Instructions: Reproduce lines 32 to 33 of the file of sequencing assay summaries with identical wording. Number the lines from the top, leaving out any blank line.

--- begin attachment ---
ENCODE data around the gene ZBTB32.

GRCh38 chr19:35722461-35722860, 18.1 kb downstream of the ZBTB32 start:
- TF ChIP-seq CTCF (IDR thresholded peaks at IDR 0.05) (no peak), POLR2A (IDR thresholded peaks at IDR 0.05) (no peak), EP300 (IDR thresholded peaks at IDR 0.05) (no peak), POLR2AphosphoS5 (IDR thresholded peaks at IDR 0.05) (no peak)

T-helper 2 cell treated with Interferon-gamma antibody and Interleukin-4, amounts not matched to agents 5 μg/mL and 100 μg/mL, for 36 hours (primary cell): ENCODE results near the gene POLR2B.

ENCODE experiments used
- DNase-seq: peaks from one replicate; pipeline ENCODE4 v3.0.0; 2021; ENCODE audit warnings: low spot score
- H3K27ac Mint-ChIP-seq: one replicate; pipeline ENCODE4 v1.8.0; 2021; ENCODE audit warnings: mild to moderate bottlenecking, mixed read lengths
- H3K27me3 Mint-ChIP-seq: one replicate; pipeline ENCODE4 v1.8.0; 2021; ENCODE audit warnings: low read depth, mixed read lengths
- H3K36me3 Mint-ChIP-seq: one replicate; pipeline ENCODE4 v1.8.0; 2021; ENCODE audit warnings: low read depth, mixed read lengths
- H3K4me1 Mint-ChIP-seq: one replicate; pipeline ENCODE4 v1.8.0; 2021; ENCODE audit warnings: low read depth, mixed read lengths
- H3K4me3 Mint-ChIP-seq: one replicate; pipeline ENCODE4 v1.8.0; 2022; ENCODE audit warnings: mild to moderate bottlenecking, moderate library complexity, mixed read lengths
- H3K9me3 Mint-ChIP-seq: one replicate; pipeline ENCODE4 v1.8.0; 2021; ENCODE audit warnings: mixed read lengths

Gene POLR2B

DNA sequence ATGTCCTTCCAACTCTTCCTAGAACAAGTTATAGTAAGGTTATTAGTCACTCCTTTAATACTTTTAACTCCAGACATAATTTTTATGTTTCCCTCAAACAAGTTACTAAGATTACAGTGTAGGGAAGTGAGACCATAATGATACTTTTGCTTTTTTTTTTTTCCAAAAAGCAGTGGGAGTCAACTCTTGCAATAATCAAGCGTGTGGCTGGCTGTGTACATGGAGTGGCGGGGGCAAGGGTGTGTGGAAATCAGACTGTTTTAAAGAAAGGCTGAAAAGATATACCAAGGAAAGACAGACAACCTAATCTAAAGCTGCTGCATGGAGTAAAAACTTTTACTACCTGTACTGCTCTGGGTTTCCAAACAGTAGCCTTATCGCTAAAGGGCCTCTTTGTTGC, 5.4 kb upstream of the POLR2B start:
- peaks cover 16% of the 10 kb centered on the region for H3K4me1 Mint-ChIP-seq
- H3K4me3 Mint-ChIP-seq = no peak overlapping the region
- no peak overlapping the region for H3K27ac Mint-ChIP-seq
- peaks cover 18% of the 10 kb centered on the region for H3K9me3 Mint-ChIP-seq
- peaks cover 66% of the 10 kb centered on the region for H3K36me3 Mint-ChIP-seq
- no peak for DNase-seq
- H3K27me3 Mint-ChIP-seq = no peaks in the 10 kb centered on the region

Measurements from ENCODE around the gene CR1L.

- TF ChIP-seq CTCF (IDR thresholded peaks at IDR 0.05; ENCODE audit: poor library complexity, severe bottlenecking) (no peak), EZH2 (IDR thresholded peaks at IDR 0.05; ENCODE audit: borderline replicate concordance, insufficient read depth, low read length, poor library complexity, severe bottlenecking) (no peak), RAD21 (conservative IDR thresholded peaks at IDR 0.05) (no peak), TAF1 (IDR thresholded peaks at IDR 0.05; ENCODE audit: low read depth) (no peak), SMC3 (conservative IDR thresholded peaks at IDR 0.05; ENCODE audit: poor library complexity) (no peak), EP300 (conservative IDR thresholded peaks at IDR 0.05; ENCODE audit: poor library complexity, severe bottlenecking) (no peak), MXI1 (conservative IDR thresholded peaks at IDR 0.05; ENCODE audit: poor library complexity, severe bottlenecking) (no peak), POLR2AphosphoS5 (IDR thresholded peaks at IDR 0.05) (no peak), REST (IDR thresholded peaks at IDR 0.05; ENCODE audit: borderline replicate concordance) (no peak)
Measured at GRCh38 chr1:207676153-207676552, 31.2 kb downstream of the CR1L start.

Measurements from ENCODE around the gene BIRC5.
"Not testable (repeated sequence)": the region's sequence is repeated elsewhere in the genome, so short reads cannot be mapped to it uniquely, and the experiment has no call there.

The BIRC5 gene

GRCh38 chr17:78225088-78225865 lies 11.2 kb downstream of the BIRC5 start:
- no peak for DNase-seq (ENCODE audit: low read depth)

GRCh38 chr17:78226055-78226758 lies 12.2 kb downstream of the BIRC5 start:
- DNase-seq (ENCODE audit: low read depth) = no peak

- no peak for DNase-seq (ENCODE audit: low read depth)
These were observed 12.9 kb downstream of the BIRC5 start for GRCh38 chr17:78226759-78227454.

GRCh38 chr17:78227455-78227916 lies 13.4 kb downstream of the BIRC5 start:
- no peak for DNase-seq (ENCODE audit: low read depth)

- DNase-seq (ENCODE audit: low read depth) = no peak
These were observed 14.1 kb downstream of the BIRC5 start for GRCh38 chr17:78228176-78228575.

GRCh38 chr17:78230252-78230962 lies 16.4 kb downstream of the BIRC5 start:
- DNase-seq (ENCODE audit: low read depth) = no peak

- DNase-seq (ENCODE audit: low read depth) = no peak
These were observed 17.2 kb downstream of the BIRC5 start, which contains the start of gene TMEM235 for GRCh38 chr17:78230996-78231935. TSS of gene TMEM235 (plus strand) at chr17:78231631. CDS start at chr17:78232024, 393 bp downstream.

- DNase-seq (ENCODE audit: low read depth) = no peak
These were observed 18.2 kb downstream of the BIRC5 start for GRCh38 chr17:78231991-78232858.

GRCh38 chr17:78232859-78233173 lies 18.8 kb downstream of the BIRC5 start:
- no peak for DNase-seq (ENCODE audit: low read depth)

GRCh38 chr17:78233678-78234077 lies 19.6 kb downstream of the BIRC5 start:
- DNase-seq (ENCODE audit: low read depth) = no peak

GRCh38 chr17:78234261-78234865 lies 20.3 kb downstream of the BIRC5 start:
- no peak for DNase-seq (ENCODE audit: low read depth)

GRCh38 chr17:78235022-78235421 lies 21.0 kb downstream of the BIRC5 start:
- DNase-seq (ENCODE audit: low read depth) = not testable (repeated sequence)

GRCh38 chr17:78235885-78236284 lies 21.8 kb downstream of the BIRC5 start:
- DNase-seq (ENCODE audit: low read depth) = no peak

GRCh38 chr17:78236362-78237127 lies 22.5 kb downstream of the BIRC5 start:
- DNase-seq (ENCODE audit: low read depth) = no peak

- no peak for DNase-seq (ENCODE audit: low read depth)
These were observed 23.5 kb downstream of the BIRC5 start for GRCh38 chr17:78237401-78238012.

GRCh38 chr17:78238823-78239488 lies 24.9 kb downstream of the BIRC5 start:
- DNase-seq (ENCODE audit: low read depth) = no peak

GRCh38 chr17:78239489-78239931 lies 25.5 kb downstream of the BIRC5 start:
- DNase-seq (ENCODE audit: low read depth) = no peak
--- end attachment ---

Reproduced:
- no peak for DNase-seq (ENCODE audit: low read depth)
These were observed 12.9 kb downstream of the BIRC5 start for GRCh38 chr17:78226759-78227454.